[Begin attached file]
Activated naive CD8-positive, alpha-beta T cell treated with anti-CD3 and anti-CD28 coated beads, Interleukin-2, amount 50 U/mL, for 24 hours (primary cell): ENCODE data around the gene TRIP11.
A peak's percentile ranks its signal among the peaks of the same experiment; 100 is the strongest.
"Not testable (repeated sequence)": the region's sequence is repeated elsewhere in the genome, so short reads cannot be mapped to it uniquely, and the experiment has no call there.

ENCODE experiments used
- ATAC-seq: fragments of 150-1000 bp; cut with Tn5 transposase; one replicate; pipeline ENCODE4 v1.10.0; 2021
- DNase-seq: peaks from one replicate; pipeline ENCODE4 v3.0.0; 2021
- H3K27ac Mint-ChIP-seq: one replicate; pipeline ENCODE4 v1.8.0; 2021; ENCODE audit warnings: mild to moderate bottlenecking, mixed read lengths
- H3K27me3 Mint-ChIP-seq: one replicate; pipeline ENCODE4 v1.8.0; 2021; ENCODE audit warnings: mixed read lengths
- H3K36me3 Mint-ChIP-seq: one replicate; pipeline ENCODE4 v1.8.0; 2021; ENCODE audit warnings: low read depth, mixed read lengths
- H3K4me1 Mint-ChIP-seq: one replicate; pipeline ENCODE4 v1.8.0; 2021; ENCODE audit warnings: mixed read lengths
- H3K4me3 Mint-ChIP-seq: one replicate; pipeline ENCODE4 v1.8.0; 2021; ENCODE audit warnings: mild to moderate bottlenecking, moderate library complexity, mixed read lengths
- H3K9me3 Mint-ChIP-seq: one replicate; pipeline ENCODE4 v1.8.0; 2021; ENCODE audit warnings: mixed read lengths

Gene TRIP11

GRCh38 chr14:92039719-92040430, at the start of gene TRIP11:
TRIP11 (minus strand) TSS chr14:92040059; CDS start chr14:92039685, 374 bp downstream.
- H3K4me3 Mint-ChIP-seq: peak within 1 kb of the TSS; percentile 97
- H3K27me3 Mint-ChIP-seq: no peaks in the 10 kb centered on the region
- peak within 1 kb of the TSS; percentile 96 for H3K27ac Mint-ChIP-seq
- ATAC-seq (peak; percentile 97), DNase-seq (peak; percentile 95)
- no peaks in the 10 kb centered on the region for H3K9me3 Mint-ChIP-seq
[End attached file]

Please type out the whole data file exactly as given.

Activated naive CD8-positive, alpha-beta T cell treated with anti-CD3 and anti-CD28 coated beads, Interleukin-2, amount 50 U/mL, for 24 hours (primary cell): ENCODE data around the gene TRIP11.
A peak's percentile ranks its signal among the peaks of the same experiment; 100 is the strongest.
"Not testable (repeated sequence)": the region's sequence is repeated elsewhere in the genome, so short reads cannot be mapped to it uniquely, and the experiment has no call there.

ENCODE experiments used
- ATAC-seq: fragments of 150-1000 bp; cut with Tn5 transposase; one replicate; pipeline ENCODE4 v1.10.0; 2021
- DNase-seq: peaks from one replicate; pipeline ENCODE4 v3.0.0; 2021
- H3K27ac Mint-ChIP-seq: one replicate; pipeline ENCODE4 v1.8.0; 2021; ENCODE audit warnings: mild to moderate bottlenecking, mixed read lengths
- H3K27me3 Mint-ChIP-seq: one replicate; pipeline ENCODE4 v1.8.0; 2021; ENCODE audit warnings: mixed read lengths
- H3K36me3 Mint-ChIP-seq: one replicate; pipeline ENCODE4 v1.8.0; 2021; ENCODE audit warnings: low read depth, mixed read lengths
- H3K4me1 Mint-ChIP-seq: one replicate; pipeline ENCODE4 v1.8.0; 2021; ENCODE audit warnings: mixed read lengths
- H3K4me3 Mint-ChIP-seq: one replicate; pipeline ENCODE4 v1.8.0; 2021; ENCODE audit warnings: mild to moderate bottlenecking, moderate library complexity, mixed read lengths
- H3K9me3 Mint-ChIP-seq: one replicate; pipeline ENCODE4 v1.8.0; 2021; ENCODE audit warnings: mixed read lengths

Gene TRIP11

GRCh38 chr14:92039719-92040430, at the start of gene TRIP11:
TRIP11 (minus strand) TSS chr14:92040059; CDS start chr14:92039685, 374 bp downstream.
- H3K4me3 Mint-ChIP-seq: peak within 1 kb of the TSS; percentile 97
- H3K27me3 Mint-ChIP-seq: no peaks in the 10 kb centered on the region
- peak within 1 kb of the TSS; percentile 96 for H3K27ac Mint-ChIP-seq
- ATAC-seq (peak; percentile 97), DNase-seq (peak; percentile 95)
- no peaks in the 10 kb centered on the region for H3K9me3 Mint-ChIP-seq